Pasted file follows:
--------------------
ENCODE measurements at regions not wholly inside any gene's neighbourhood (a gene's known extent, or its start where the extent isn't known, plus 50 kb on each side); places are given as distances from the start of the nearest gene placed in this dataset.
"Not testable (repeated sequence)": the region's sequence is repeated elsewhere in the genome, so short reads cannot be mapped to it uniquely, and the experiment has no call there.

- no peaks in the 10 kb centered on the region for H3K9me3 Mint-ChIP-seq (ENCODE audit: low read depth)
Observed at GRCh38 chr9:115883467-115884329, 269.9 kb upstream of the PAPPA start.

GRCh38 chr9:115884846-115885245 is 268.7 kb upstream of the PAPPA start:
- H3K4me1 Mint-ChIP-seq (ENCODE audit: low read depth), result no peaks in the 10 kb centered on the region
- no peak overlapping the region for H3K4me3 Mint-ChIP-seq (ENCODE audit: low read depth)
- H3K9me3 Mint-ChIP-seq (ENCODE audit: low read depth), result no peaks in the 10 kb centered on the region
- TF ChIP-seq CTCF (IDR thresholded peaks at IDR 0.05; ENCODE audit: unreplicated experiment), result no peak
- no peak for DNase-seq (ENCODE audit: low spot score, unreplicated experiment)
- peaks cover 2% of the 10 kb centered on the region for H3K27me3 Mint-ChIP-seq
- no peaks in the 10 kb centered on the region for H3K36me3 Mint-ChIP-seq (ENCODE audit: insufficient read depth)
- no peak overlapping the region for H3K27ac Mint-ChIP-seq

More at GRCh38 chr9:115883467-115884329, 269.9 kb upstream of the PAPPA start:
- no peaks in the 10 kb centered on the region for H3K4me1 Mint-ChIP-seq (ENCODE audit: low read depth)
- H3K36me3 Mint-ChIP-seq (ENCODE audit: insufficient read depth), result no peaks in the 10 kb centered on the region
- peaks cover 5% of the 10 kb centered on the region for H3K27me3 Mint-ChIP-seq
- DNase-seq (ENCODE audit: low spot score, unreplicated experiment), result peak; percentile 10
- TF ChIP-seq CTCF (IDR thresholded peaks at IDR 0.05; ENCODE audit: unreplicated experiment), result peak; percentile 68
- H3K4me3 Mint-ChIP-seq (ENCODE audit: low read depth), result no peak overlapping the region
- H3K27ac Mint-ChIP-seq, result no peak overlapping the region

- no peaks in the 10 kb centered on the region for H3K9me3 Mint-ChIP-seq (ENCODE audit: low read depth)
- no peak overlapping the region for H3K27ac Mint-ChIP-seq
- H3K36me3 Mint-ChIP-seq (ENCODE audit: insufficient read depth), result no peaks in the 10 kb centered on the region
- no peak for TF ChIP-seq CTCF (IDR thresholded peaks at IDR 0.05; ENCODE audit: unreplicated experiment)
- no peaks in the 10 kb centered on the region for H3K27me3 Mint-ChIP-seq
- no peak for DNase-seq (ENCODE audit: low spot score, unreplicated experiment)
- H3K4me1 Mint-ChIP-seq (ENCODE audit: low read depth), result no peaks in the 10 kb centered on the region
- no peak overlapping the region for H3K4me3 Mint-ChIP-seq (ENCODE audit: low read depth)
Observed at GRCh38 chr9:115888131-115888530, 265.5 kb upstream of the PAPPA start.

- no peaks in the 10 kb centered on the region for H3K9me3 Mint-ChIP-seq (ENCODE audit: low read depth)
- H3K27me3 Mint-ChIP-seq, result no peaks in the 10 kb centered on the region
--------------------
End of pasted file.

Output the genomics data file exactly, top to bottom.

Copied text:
ENCODE measurements at regions not wholly inside any gene's neighbourhood (a gene's known extent, or its start where the extent isn't known, plus 50 kb on each side); places are given as distances from the start of the nearest gene placed in this dataset.
"Not testable (repeated sequence)": the region's sequence is repeated elsewhere in the genome, so short reads cannot be mapped to it uniquely, and the experiment has no call there.

- no peaks in the 10 kb centered on the region for H3K9me3 Mint-ChIP-seq (ENCODE audit: low read depth)
Observed at GRCh38 chr9:115883467-115884329, 269.9 kb upstream of the PAPPA start.

GRCh38 chr9:115884846-115885245 is 268.7 kb upstream of the PAPPA start:
- H3K4me1 Mint-ChIP-seq (ENCODE audit: low read depth), result no peaks in the 10 kb centered on the region
- no peak overlapping the region for H3K4me3 Mint-ChIP-seq (ENCODE audit: low read depth)
- H3K9me3 Mint-ChIP-seq (ENCODE audit: low read depth), result no peaks in the 10 kb centered on the region
- TF ChIP-seq CTCF (IDR thresholded peaks at IDR 0.05; ENCODE audit: unreplicated experiment), result no peak
- no peak for DNase-seq (ENCODE audit: low spot score, unreplicated experiment)
- peaks cover 2% of the 10 kb centered on the region for H3K27me3 Mint-ChIP-seq
- no peaks in the 10 kb centered on the region for H3K36me3 Mint-ChIP-seq (ENCODE audit: insufficient read depth)
- no peak overlapping the region for H3K27ac Mint-ChIP-seq

More at GRCh38 chr9:115883467-115884329, 269.9 kb upstream of the PAPPA start:
- no peaks in the 10 kb centered on the region for H3K4me1 Mint-ChIP-seq (ENCODE audit: low read depth)
- H3K36me3 Mint-ChIP-seq (ENCODE audit: insufficient read depth), result no peaks in the 10 kb centered on the region
- peaks cover 5% of the 10 kb centered on the region for H3K27me3 Mint-ChIP-seq
- DNase-seq (ENCODE audit: low spot score, unreplicated experiment), result peak; percentile 10
- TF ChIP-seq CTCF (IDR thresholded peaks at IDR 0.05; ENCODE audit: unreplicated experiment), result peak; percentile 68
- H3K4me3 Mint-ChIP-seq (ENCODE audit: low read depth), result no peak overlapping the region
- H3K27ac Mint-ChIP-seq, result no peak overlapping the region

- no peaks in the 10 kb centered on the region for H3K9me3 Mint-ChIP-seq (ENCODE audit: low read depth)
- no peak overlapping the region for H3K27ac Mint-ChIP-seq
- H3K36me3 Mint-ChIP-seq (ENCODE audit: insufficient read depth), result no peaks in the 10 kb centered on the region
- no peak for TF ChIP-seq CTCF (IDR thresholded peaks at IDR 0.05; ENCODE audit: unreplicated experiment)
- no peaks in the 10 kb centered on the region for H3K27me3 Mint-ChIP-seq
- no peak for DNase-seq (ENCODE audit: low spot score, unreplicated experiment)
- H3K4me1 Mint-ChIP-seq (ENCODE audit: low read depth), result no peaks in the 10 kb centered on the region
- no peak overlapping the region for H3K4me3 Mint-ChIP-seq (ENCODE audit: low read depth)
Observed at GRCh38 chr9:115888131-115888530, 265.5 kb upstream of the PAPPA start.

- no peaks in the 10 kb centered on the region for H3K9me3 Mint-ChIP-seq (ENCODE audit: low read depth)
- H3K27me3 Mint-ChIP-seq, result no peaks in the 10 kb centered on the region